Felicia’s death is the climax of Maestro, although Lenny outlived her by 12 years, which he spends in Cooper’s film eating cheesecake, driving a brown Jaguar convertible with the license plate “MAESTRO1,” and passing the baton to a younger generation of conductors. He may be an old queen, but he doesn’t look lonely; the closing shot is reserved for a young Felicia turning her back to the camera as though she were Eurydice, leaving Orpheus to mourn from his lyre and take what comfort he can from the company of men.

Martin Scorsese was initially attached to the project in development at Paramount but backed out in 2018 to shoot The Irishman, and custody was transferred to Steven Spielberg, who handpicked Cooper to direct the film (both maestri retained credit as producers). Such a vote of confidence must have inspired Cooper to swing big, and Maestro has the texture of a major work. But the biopic is, with rare exception, a fundamentally silly genre, especially when authenticity takes priority and the subjects loved cameras as much as Lenny and Felicia did. Were Cooper to steal Academy Awards from Scorsese and Leonardo DiCaprio, or even Christopher Nolan and Cillian Murphy, they would incite less surprise than indignation, for this polycule of lush strings, conventional narrative, historical reenactment (in black and white and color), and complicated heterosexual romance is a masterpiece of Oscar bait. Documentary-interview framing device? Check. A comedian (Sarah Silverman) cast against type as the hero’s salty younger sister? Check. Period costumes painstakingly modeled after archival photographs? Check, check, and check. 2024 could be Cooper’s year, but only if Hollywood continues its pattern of rewarding the veneer of importance over substantive cinematic achievement.

As an elegy for the lesser-known member of this power couple, Maestro undersells Montealegre’s stature as a twentieth-century luminary in her own right. Even if we see her sing, act, host parties, and mother children, Mulligan’s Felicia is, above all, a spurned wife whose untimely illness gives Cooper’s Lenny a chance to live his truth. Maestro’s dramatic arc demands that Bernstein’s belated acceptance of his homosexuality arrive as a consequence of a sacrificial heroine, as if the Juliet of West Side Story were not Maria but Riff. This version of the story undersells her considerable intellect and vitality. When The New York Times published an op-ed denouncing a benefit that the Bernsteins held for the Black Panthers at their Park Avenue apartment in 1970, it was Montealegre who wrote a vigorous rebuttal:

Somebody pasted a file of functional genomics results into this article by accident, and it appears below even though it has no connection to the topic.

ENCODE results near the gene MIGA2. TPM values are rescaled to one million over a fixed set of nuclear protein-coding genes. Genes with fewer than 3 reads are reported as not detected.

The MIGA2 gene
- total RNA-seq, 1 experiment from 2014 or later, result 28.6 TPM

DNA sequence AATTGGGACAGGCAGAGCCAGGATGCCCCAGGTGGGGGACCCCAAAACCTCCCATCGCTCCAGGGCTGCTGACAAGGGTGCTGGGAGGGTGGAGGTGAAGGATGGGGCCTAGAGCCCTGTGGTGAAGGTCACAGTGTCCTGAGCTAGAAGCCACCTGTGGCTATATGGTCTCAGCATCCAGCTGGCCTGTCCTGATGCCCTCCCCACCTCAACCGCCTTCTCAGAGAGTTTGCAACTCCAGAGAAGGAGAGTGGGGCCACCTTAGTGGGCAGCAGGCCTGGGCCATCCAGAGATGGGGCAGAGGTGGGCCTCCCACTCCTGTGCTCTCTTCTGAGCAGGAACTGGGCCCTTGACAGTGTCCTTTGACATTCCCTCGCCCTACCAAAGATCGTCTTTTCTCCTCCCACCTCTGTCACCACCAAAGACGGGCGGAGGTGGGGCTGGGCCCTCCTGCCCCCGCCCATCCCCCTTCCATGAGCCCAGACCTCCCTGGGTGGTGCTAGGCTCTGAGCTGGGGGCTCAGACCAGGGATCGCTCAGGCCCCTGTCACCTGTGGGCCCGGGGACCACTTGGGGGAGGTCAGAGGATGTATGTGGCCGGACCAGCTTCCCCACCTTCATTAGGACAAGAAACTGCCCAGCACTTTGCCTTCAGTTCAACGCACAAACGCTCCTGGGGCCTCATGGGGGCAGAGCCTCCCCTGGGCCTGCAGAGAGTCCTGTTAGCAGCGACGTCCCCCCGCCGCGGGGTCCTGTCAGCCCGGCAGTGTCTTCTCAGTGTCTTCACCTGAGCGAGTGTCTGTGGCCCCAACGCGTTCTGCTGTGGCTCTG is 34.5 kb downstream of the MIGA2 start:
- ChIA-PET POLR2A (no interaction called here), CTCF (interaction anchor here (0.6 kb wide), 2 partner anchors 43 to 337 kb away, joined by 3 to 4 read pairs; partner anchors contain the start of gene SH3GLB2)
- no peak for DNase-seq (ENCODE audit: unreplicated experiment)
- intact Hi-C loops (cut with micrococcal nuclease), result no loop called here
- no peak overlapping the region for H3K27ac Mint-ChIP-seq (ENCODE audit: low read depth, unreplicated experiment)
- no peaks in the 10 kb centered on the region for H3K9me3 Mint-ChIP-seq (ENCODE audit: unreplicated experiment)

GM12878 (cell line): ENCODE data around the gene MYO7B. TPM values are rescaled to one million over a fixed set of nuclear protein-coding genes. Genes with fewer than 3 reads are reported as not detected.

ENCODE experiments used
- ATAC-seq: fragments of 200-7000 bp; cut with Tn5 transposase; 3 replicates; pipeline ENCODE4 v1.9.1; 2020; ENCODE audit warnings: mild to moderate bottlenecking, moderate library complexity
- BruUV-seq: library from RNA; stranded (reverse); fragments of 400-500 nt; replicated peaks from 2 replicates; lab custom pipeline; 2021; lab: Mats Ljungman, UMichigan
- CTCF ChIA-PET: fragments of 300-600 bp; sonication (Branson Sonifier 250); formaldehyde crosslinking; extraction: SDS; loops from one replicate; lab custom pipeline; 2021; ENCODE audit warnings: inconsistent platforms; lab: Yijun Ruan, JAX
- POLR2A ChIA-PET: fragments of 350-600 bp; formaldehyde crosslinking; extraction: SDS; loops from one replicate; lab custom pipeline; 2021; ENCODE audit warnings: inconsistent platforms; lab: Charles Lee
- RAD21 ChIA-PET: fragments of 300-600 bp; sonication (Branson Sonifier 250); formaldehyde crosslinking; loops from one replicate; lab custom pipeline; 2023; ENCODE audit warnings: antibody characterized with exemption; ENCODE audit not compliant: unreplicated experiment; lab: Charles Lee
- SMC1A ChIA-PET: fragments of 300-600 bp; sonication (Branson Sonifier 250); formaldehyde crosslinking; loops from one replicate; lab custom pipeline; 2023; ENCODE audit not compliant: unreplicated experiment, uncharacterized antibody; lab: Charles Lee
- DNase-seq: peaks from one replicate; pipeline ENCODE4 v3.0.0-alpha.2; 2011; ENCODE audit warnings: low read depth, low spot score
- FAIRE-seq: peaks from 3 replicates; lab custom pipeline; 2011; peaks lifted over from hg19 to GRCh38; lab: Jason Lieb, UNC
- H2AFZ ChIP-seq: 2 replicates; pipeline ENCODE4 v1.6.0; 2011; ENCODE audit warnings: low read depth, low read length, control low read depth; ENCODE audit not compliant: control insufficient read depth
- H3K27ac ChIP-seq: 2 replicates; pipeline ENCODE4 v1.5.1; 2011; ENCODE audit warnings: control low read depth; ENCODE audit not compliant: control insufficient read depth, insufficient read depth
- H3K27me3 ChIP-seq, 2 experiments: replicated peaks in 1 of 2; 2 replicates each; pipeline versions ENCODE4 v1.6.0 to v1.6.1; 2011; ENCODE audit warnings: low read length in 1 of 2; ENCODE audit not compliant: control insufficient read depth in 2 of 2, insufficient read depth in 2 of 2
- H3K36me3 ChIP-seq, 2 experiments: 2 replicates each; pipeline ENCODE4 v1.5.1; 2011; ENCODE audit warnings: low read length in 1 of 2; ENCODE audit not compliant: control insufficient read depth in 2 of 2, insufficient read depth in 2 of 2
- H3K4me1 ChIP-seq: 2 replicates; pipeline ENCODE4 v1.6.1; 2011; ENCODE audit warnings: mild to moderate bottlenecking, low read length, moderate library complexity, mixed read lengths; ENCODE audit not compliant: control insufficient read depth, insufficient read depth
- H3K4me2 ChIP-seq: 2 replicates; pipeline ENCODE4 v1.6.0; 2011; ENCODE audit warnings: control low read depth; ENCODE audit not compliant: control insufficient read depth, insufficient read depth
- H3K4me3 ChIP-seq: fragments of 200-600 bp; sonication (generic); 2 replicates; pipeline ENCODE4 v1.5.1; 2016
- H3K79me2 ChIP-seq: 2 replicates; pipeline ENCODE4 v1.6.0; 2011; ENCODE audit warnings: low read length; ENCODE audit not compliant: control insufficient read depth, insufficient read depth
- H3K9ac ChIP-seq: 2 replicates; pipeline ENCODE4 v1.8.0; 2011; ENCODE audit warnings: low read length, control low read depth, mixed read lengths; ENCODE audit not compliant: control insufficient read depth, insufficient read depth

As a civil libertarian, I asked a number of people to my house on Jan. 14 in order to hear the lawyer and others involved with the Panther 21 discuss the problem of civil liberties as applicable to the men now awaiting trial, and to help raise funds for their legal expenses.… It was for this deeply serious purpose that our meeting was called. The frivolous way in which it was reported as a “fashionable” event is unworthy of The Times, and offensive to all people who are committed to humanitarian principles of justice.

This Felicia—the first chair of the Women’s Division of the New York Civil Liberties Union, who was arrested at an anti-war protest in Washington in 1972, co-authored a 1974 report to the New York State parole system with Civil Rights leaders including Coretta Scott King, and collaborated with Amnesty International in the wake of Augusto Pinochet’s 1973 coup in Chile, where she was raised—is largely absent from Cooper’s film.

“A work of art does not answer questions, it provokes them,” says Bernstein to his interviewers in the opening scene, and by this criterion, Maestro fits the bill (a closing “Any questions?” finishes the screenplay with a cloying reprise). The reasons for Lenny’s inner conflict and Felicia’s willingness to play house for as long as she did are presumed, rather than explored, as is the mysterious, transcendent power of love. Any connection between this turmoil and the couple’s professional accomplishments is limited to Lenny’s fondness for workaholism and mixing business with pleasure and Felicia’s struggles in her husband’s immense shadow.

Live performances of Bernstein’s compositions serve as the score to all this, and yet somehow Maestro never quite grasps the indefatigable love at the center of its subject’s life: music.